Why doesn’t a fad diet/marketing strategy produce ideal results in the long run? Because these strategies are not focusing on the big picture and long term investment. My mom has always preached “everything is okay in moderation” and “haste makes waste”, and I think she is on to something here. (Yes, mom, you were right.) I have tried several short-lived diets, and I have even succumbed to a torturous juice cleanse in the past, and I always lose the weight only to gain it back as soon as I start eating a normal diet again. I have witnessed similar mishaps in the online marketing world. Everyone starts talking about the importance of linkbuilding. And then an SEO gets the bright idea to try to produce a miracle by cheating the system. They begin implementing some spammy linkbuilding tactics to speed up the results – what marketers refer to as “black hat SEO”. They go out and solicit any site and every site for free links back to the hotel’s website, most of which are completely irrelevant to the hotel. While the hotel may reap some benefits and rank well in Google for a few days or weeks, it won’t be long before Google catches wind of the gimmick and penalizes the hotel for failing to adhere to standard guidelines. What happens when Google slaps you on the wrist? The blackhat SEO plan backfires, the hotel drops several pages in Google’s rankings, guests can’t find the hotel’s website organically, and online bookings plunge rapidly. At Blue Magnet Interactive, we strive to create a holistic, multi-channel online marketing strategy for every hotel that we partner with because all of the various marketing components are always much more effective and produce much better results when working in tandem. Our team always follows best practices, even though that often requires more time and resources, because doing online marketing correctly the first time is a much better long term investment for the hotel.

Creating a diet/multi-channel marketing strategy that works for your hotel

It all boils down to finding the healthiest marketing mix for your particular hotel – a marketing mix that will help your hotel achieve its specific goals. When it comes to dieting, everyone has their own goals, whether it is losing weight, getting toned, or running a marathon. Everyone also has their own dietary requirements depending on their health, lifestyle, and fitness regimen. If you run 10 miles a day, you might aim for a larger carbohydrate intake than the person sitting next to you. While it is important for every hotel to have a strategy in place for its website content, SEO, social media, paid advertising, and email marketing; the actual strategy and investment in each strategy should differ from hotel to hotel. In order to determine what multi-channel marketing strategy is going to be most effective for your hotel, your hotel team needs to assess its current marketing strategy, establish realistic goals, and determine areas of improvement that are of utmost priority. If your hotel does not have a beautiful wedding space and scenic room views, you may find that you can cut Pinterest out of your marketing budget. If you realize that your hotel has been spending $1000 on a paid search campaign but your hotel doesn’t have a user-friendly website with informative content, you may realize that it’s best to halt your paid media spend and invest in a website redesign and content refresh before paying for more traffic. Once you have determined your marketing goals and needs, you can work with your hotel marketing team to put a multi-channel strategy in place for the next several months – knowing that it is going to take some time before your hotel is sold out every night. But if you continue to follow best practices and invest in a healthy strategy, you’ll get there in due time! You have to crawl before you can walk and walk before you can run – no one expects you to be running a marathon tomorrow. As with dieting, you will continue to “weigh-in” regularly and refine your hotel’s online marketing strategy.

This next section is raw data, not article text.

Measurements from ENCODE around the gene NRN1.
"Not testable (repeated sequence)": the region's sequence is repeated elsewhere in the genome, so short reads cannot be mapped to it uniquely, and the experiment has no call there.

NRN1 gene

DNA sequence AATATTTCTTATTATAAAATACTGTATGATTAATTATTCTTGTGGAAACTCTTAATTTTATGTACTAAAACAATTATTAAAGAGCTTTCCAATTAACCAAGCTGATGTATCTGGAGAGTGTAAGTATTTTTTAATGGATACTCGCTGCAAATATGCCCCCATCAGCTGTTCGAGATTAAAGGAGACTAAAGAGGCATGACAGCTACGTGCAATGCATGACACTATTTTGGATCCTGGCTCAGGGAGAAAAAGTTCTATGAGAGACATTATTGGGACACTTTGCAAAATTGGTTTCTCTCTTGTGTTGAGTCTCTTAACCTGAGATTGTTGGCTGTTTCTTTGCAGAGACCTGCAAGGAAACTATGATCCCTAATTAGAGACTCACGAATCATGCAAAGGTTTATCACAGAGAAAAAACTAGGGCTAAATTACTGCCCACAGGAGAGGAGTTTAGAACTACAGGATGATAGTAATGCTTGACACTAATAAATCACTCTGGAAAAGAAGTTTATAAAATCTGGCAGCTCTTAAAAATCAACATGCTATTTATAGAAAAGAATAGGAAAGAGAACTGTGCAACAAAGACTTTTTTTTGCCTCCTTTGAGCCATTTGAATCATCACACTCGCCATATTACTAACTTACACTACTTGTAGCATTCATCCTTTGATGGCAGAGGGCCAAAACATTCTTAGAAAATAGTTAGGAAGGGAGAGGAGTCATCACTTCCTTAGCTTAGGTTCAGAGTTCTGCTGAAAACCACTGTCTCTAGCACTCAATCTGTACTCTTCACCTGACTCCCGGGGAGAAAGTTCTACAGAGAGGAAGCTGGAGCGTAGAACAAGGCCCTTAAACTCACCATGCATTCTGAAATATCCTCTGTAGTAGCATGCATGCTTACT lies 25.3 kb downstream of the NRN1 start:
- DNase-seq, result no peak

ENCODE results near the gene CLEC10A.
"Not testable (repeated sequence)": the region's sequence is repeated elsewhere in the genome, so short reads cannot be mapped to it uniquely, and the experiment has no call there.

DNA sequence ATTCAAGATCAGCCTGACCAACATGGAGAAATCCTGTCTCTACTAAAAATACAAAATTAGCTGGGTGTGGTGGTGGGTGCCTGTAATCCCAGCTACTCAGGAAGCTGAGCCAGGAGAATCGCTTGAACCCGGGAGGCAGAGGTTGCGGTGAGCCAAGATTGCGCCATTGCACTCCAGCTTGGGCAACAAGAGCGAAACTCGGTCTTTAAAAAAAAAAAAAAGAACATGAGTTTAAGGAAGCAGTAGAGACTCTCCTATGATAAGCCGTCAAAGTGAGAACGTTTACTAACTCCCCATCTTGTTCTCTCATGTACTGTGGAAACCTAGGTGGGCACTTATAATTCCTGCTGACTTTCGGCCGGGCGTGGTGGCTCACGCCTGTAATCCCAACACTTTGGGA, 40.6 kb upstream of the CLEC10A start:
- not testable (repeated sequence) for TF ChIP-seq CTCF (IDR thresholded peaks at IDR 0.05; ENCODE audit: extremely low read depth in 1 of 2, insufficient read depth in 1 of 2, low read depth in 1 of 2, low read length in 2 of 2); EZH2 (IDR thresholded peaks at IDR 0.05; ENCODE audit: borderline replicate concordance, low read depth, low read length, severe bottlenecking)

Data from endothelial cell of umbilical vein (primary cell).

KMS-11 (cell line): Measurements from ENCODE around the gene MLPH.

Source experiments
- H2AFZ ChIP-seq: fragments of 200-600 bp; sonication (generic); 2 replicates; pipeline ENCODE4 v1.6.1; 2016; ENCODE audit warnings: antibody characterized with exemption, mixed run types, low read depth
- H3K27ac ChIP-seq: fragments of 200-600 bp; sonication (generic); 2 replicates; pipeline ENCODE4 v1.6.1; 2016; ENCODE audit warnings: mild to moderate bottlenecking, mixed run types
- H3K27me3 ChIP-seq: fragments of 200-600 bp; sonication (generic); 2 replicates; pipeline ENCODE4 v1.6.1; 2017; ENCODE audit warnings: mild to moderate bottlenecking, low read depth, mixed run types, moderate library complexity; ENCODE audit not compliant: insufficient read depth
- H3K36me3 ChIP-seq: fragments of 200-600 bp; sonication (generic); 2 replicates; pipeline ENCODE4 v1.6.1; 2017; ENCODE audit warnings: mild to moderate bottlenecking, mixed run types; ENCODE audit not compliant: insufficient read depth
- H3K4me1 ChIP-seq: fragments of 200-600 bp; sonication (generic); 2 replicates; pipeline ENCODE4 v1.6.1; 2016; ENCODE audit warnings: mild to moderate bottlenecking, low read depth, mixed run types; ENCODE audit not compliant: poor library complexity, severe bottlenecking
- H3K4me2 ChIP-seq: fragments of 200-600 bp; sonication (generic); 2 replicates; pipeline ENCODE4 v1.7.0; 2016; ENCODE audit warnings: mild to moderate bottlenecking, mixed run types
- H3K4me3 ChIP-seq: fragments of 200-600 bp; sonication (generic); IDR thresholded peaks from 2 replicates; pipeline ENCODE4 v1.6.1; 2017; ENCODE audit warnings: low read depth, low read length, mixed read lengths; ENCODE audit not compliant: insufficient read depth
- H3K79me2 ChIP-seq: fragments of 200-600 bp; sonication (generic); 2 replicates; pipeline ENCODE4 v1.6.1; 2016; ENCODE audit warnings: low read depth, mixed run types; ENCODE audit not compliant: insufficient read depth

Presentation Deck

We were honored to be invited to attend and present at a hotel management company’s leadership conference in Annapolis, Maryland this past week. Our presentation deck below uses this dieting/marketing analogy to visually depict how Blue Magnet Interactive approaches a multi-channel marketing strategy to maximize your hotel’s online visibility and drive online revenue.